Community building in a social media environment requires time, energy, content, and most importantly resources, and if the activity is not monitored it could be a drain on resources. "The best way to improve interactions via social media platforms is to identify and document ideal customer or customer types," added Grant. "When these ‘customer avatars' have been created it is time to start planning, designing and creating content that interests, educates and informs. Social media platforms are designed for sharing information that readers will find educational and useful enough to form part of their research. These platforms are not designed for direct selling."
Many channel players are now leading with a hosted, hybrid or SaaS solution, but this is often not represented in their brand, website and the way they communicate with customers and prospects, pointed out Grant. He also noted that new research by Adobe suggests that 76 per cent of people feel that marketing has changed more in the past two years than in the previous 50. "A brand needs to be maintained and needs constant re-adjustment to ensure that the audience understands what is offered and how that business can in turn help their business," said Grant.
Bringing the marketing department into the wider strategic mix is a clever move, but a lack of channel marketing experience and skills could jeopardise progress. This is where specialists like Bowan Arrow come into their own. "We help vendors and partners to make the most of their MDF funds and create better shared returns," said Grant. "Partners who understand the full extent of the funds available from their various vendors could add more than 50 per cent to their annual marketing budget. Once we have established what funds are available and the types of activities that can be funded, we discuss the strategic vision and develop a plan."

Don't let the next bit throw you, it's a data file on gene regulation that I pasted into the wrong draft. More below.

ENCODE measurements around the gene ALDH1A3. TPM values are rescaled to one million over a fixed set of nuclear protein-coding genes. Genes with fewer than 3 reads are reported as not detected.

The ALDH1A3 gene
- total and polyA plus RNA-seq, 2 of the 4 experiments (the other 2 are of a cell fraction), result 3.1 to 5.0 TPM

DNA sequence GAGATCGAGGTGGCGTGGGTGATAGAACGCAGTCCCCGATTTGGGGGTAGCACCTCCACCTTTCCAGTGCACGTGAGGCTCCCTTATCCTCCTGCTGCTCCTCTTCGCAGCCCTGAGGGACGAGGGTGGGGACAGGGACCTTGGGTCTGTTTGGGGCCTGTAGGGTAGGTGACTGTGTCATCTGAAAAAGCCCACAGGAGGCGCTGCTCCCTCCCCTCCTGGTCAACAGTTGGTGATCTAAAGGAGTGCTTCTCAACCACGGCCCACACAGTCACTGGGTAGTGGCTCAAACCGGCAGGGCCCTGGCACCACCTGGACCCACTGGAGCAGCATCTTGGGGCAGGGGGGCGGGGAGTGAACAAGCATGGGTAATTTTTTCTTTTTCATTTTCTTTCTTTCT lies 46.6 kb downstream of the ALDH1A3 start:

As already mentioned, research indicates that the nature of smart marketing today is almost unrecognisable compared to just two years ago. One example of this transformation is next-generation data management and targeting called predictive marketing, which is more science than Mystic Meg. "This technology uses customer data that helps to predict which customers and prospects are most likely to buy, and enables marketers to identify channels and tailor content to increase engagement and sales," commented Grant.
"The best results always come from thoroughly analysed, planned and budgeted long-term marketing activities that move with the times and are fully understood by all employees, and create genuine results in terms of new clients, greater market share and revenue increases. Helping clients to improve the yield of their marketing activities using technology is a win-win situation."
About Bowan Arrow
Andy Grant's previous industry experience includes handling national accounts for Microsoft, Iomega and 3Com while working for Australia's top field marketing agency in the ‘90s. He moved to the UK in 2000 and was enlisted by Lucent (which became Avaya). He then joined Nortel in 2007 and struck out on his own two years later to set up Bowan Arrow as an independent B2B channel marketing consultancy with marketers and designers based across the UK. Grant works with his wife, Louise, who has channel and programme management experience having worked for tech giants Polycom, Avaya, 3Com and IBM.